Putting with birdies and banyan trees

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have al­ter­na­tive beaches of al­most com­pa­ra­ble beauty closer to hand.

Those beaches have loungers and wait­ers bear­ing cock­tails. Anse Ge­or­gette has noth­ing. No café, no car park – a glo­ri­ous ab­sence of fa­cil­i­ties. It isn’t plagued by ants or sand­flies, at least none that found me dur­ing a re­search ef­fort stretch­ing to sev­eral hours and a re­peat visit. It re­ally is the stuff of trop­i­cal is­land dreams.

There are three over­land ways to ap­proach it. The rugged coastal path from Anse Lazio – more than an hour each way – would be quite an un­der­tak­ing in equa­to­rial heat. Or you can ap­ply to Le­muria to be one of the two dozen non-res­i­dents al­lowed in each day. But the best ap­proach is to stay at Le­muria, play its golf course and, af­ter com­plet­ing the short 15th, down tools and wan­der through the woods to the beach for a swim and a pause be­fore brav­ing the hor­rors of the 16th, a fiendishly nar­row up­hill dou­ble dog­leg par five.

There’s no hurry.

Le­muria doesn’t do fixed tee times, nor is it the sort of course that chivvies the golfer with no­tices say­ing:

“If you started more than

56 min­utes ago, you’re play­ing too slowly.”

Res­i­dents en­joy the free­dom of the course, start­ing and fin­ish­ing when and wher­ever they want and paus­ing at will.

If this fos­ters a care­free ap­proach to the game, that will soon be dis­pelled by the course it­self, which although not long is hemmed in by an ex­otic as­sort­ment of prob­lems in­clud­ing palm trees, ponds, quag­mires and waste ar­eas in­hab­ited by crabs that steal golf balls and carry them down their holes. I know this; I saw one do it. Re­place with­out penalty (Rule 18-1).

That’s on the flat part, holes one to 12. Af­ter that, the course heads for the moun­tain­ous jun­gle zone, cut­ting a steep swathe through for­est and scrub.

The 15th is one of those ver­tig­i­nous holes typ­i­cal of hol­i­day cour­ses in hilly places. It’s al­most as high as it’s long. The tee is a giddy perch 250ft above Anse Ge­or­gette and the green. It of­ten fea­tures on lists of the world’s most beau­ti­ful holes. Af­ter the chal­lenges of the pre­ced­ing 14 holes, this is one of the more straight­for­ward shots on the course. The ball hangs in the air for long mo­ments of sus­pense be­fore land­ing with a smack, if well di­rected, or a splash in the stream at the back of the green. On holes like this, it’s all about club se­lec­tion.

“Peo­ple al­ways take too much club the first time they play it,” Le­muria’s man­ager Bruno in­forms me, about half a minute later than would have been help­ful. Bruno buses ho­tel guests to this belvedere for sun­down­ers at six, pours the fizz and scat­ters hi­bis­cus petals on the tee to add to the ro­mance of the oc­ca­sion for the hon­ey­moon­ers who choose Le­muria and wisely leave the golf for some other time.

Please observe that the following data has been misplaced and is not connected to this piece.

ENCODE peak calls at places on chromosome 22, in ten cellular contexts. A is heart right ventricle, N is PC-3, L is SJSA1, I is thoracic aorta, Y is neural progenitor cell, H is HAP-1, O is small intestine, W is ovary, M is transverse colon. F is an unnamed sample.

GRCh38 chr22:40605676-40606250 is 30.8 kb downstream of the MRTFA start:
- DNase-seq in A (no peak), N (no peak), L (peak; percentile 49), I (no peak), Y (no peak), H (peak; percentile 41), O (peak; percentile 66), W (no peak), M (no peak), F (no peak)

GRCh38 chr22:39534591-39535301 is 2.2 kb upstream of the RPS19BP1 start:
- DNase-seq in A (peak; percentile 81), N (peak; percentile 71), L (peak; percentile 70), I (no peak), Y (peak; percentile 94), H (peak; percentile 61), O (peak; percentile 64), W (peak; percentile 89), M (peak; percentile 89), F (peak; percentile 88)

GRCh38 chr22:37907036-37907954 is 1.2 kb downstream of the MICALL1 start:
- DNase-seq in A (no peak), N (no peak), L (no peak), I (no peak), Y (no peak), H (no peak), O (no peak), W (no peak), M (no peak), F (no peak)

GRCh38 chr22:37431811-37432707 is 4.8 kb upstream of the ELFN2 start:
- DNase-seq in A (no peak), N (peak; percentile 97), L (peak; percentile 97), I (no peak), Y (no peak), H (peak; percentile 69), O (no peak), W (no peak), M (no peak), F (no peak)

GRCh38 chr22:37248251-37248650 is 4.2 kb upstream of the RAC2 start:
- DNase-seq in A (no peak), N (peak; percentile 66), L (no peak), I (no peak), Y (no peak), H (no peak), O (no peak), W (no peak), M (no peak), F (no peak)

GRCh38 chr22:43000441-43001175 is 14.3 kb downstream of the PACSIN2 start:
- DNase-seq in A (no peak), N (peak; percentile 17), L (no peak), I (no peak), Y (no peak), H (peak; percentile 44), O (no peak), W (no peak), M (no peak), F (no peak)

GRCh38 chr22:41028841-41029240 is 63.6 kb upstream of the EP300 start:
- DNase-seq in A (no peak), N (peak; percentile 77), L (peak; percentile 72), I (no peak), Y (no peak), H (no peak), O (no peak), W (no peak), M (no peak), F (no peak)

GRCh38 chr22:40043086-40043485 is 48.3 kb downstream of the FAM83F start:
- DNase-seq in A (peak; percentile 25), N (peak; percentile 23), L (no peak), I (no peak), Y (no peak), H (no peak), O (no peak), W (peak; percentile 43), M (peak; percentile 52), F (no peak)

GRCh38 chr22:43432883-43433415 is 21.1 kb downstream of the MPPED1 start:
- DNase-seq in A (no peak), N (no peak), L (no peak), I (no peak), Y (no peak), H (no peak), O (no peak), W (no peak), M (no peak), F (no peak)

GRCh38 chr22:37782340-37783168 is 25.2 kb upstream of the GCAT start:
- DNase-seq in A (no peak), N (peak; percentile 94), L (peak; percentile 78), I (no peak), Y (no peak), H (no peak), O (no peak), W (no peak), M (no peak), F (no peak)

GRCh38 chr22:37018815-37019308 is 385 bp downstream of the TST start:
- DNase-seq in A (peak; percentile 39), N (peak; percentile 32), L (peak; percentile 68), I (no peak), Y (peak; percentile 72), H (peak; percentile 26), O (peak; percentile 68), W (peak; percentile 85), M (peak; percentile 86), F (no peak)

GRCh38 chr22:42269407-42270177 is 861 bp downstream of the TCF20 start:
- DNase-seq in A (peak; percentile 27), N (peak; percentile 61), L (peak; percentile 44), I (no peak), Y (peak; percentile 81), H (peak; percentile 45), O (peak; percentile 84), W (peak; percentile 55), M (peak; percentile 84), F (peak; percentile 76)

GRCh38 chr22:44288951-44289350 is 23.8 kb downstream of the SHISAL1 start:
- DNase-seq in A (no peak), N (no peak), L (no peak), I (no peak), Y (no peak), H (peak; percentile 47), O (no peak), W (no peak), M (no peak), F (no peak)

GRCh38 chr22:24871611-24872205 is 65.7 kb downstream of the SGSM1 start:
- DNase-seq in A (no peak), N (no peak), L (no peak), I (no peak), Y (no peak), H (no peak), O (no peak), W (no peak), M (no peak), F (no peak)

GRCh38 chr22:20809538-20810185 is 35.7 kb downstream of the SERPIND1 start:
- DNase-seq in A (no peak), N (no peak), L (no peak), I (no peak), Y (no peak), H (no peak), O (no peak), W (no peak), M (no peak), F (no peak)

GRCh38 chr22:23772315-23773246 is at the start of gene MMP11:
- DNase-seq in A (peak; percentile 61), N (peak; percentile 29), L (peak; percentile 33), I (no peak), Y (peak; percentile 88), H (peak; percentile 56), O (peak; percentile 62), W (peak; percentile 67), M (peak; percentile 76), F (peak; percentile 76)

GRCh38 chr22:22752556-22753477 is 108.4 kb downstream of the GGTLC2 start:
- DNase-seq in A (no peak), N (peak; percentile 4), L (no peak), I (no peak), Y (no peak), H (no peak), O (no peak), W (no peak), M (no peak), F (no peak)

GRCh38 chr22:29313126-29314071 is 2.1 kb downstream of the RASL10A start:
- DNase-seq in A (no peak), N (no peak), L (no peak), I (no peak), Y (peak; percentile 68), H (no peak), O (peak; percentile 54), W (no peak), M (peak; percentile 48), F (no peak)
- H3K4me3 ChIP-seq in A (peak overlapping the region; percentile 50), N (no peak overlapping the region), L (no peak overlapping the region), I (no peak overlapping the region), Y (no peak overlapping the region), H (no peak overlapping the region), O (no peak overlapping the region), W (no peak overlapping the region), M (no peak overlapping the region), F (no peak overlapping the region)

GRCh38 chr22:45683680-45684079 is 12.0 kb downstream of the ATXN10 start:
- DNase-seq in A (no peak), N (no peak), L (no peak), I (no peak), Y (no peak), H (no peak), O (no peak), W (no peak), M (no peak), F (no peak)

In ad­di­tion to their rou­tine du­ties, which in­clude twist­ing tow­els into ele­phant shapes and tend­ing the palm trees to make sure Le­muria doesn’t add a golfer to the global toll of 150 deaths a year caused by fall­ing co­conuts, ho­tel staff are happy to ar­range a pic­nic lunch. Start your game around 10am and you should reach the 15th in time to co­in­cide with the ar­rival of a box of fishy treats and a chilled sauvi­gnon blanc by South African golfer and wine­maker

David Frost.

Doze the af­ter­noon away, with half an eye open in case a hawks­bill tur­tle emerges from the waves to bury her eggs on the beach. Re­sume the con­test in fad­ing light when enor­mous fruit bats are on the wing, cast­ing shad­ows over the ser­pen­tine 16th fair­way.

Le­muria is the only 18-hole course in the Sey­chelles and the ar­chi­pel­ago does not fea­ture on the radar of golf tourism. Golf is a bonus, on top of so many other things to en­joy: a boat trip to a nearby is­land in­hab­ited by ground-nest­ing terns and gi­ant tor­toises born in the Vic­to­rian era, per­haps; or a bike ride to Praslin’s Val­lée de Mai na­ture re­serve, with its BA (ba.com) flies non-stop to both the Sey­chelles and Mau­ri­tius. Chaka Travel (02890 232112; chak­agolf. com) of­fers pack­ages in­clud­ing golf, flights and trans­fers priced as fol­lows (per per­son in a shared room):

Twin cen­tre: five nights at Con­stance Le­muria, Sey­chelles (B&B) plus five nights at Con­stance Belle Mare Plage, Mau­ri­tius (HB): £3,295.

Sey­chelles: seven nights at Con­stance Le­muria, £2,995 (B&B).

Mau­ri­tius: seven nights at Con­stance Belle Mare Plage, £2,325 (in­clud­ing half board and pro-am en­try); Con­stance Prince Mau­rice: £3,035.00 (B&B and pro-am en­try).

Le­muria 6,100yd par 70; Leg­end 6,650yd, par 72; Links 6,500yd par 71. Golf is free for ho­tel res­i­dents; bug­gies charge­able, ex­cept for Prince Mau­rice res­i­dents.

MCB Cham­pi­onship (Euro­pean Se­nior Tour)

Dec 7-9; am­a­teur com­pe­ti­tions in­clud­ing pro-am from Dec 3. See also con­stance­ho­tels.com black par­rots and coco de mer trees, of the sug­ges­tively shaped nuts that are so re­lent­lessly ex­ploited to pro­mote the Sey­chelles’ “Is­lands of Love” im­age. The great­est treat is do­ing noth­ing in the balmy seclu­sion of Le­muria, keep­ing quiet with the lights low, so as not to dis­turb the tur­tles.

Although BA has re­launched di­rect flights from the UK to the Sey­chelles, there’s ev­ery rea­son to twin Le­muria with a golf­ing stopover in Dubai or Mau­ri­tius. The lat­ter in­volves more fly­ing but seemed to me the more tempt­ing des­ti­na­tion, with its mix of French, Dutch and Bri­tish in­flu­ences.

Com­pared with an ea­gle or

PER­FECT PEACEOn Sey­chelles beaches; bot­tom, lux­ury at Le­muria

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